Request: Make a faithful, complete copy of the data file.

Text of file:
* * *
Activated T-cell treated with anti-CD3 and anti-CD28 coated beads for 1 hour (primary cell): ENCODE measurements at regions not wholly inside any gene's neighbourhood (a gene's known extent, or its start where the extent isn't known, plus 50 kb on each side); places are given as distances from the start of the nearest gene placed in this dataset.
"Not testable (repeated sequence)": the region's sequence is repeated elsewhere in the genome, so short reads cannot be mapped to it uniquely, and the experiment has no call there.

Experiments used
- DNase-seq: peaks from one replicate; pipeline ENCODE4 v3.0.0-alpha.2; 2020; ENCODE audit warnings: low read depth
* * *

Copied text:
Activated T-cell treated with anti-CD3 and anti-CD28 coated beads for 1 hour (primary cell): ENCODE measurements at regions not wholly inside any gene's neighbourhood (a gene's known extent, or its start where the extent isn't known, plus 50 kb on each side); places are given as distances from the start of the nearest gene placed in this dataset.
"Not testable (repeated sequence)": the region's sequence is repeated elsewhere in the genome, so short reads cannot be mapped to it uniquely, and the experiment has no call there.

Experiments used
- DNase-seq: peaks from one replicate; pipeline ENCODE4 v3.0.0-alpha.2; 2020; ENCODE audit warnings: low read depth